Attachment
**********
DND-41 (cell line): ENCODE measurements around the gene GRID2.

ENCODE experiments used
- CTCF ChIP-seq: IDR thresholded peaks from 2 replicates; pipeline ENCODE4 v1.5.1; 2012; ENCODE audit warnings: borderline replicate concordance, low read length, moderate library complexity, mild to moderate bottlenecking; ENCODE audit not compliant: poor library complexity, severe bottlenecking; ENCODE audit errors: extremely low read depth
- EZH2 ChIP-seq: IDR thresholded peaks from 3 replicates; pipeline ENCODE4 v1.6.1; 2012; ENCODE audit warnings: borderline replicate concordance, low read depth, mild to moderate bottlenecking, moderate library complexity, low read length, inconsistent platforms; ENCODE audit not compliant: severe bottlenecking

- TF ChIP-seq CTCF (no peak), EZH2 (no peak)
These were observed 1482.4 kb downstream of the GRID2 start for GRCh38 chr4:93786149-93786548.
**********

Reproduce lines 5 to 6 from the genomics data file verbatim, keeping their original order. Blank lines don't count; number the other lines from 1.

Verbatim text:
- TF ChIP-seq CTCF (no peak), EZH2 (no peak)
These were observed 1482.4 kb downstream of the GRID2 start for GRCh38 chr4:93786149-93786548.